Other forms of po­lit­i­cal ex­clu­sion are also preva­lent. Rwanda leads the world on fe­male leg­isla­tive rep­re­sen­ta­tion while Sene­gal, South Africa, Tan­za­nia and Uganda also per­form well on this met­ric. But very few women are ever elected in the con­ti­nent’s largest states such as An­gola, Nige­ria and the DRC.

Mi­nor­ity groups of­ten suf­fer a sim­i­lar fate. In Botswana, a state of­ten lauded as one of those lead­ing on demo­cratic rights in Africa, the in­dige­nous San com­mu­nity have been largely ex­cluded from the po­lit­i­cal process. Sim­i­larly, les­bian, gay, bi­sex­ual, trans and queer cit­i­zens typ­i­cally find that their hu­man rights are un­der­mined. For­tu­nately, this is not true of coun­tries with more pro­gres­sive con­sti­tu­tions such as South Africa.

In many states, po­lit­i­cal ex­clu­sion has gone hand in hand with ris­ing eco­nomic in­equal­ity. As a re­sult the rel­a­tive poverty — the gap be­tween the rich and the poor — is grow­ing. This is de­spite the fact that the level of ab­so­lute poverty has fallen in a num­ber of coun­tries.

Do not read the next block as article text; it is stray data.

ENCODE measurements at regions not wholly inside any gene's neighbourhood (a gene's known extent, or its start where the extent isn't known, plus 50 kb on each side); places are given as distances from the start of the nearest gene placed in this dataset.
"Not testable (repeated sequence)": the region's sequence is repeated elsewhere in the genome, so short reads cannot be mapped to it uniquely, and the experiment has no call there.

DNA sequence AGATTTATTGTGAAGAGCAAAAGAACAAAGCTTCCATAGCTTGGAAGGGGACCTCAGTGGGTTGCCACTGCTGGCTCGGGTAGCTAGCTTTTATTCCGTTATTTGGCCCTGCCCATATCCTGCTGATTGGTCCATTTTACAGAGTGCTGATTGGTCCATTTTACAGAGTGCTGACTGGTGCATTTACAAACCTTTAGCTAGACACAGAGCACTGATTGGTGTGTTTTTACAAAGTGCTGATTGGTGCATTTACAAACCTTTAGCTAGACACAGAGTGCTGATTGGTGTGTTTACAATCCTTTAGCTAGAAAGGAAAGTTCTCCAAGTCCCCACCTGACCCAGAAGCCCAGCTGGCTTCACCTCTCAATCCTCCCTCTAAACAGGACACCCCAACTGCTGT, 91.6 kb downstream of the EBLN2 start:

In other words, se­ri­ous de­vel­op­men­tal gains are oc­cur­ring at the same time that other forms of eco­nomic ex­clu­sion are in­ten­si­fy­ing.

One of the most stun­ning facts about the con­ti­nent is that the Hu­man De­vel­op­ment In­dex — a com­pos­ite statis­tic of life ex­pectancy, ed­u­ca­tion, and per capita in­come in­di­ca­tors — shows that ev­ery coun­try in Africa is today less equal than it was in 2010.

More wor­ry­ingly, there is no ev­i­dence that democ­ra­cies are per­form­ing bet­ter than au­thor­i­tar­ian sys­tems on this is­sue. If any­thing, the re­verse is true. In­deed, one of the most in­trigu­ing para­doxes of African democ­racy is that it is those coun­tries that are most demo­cratic that are most un­equal. Botswana, Namibia and South Africa, three of the con­ti­nent’s most se­cure democ­ra­cies, fea­ture the high­est lev­els of in­equal­ity in the world.

The com­bi­na­tion of po­lit­i­cal and eco­nomic ex­clu­sion in Africa is im­por­tant for in­trin­sic and instrumental rea­sons. In­trin­si­cally, democ­racy is fail­ing to de­liver if it is not help­ing the worst as much as the best off. In­stru­men­tally, the com­bi­na­tion

of eco­nomic and po­lit­i­cal ex­clu­sion in­creases the risk that po­lit­i­cal griev­ances will de­velop into in­sta­bil­ity.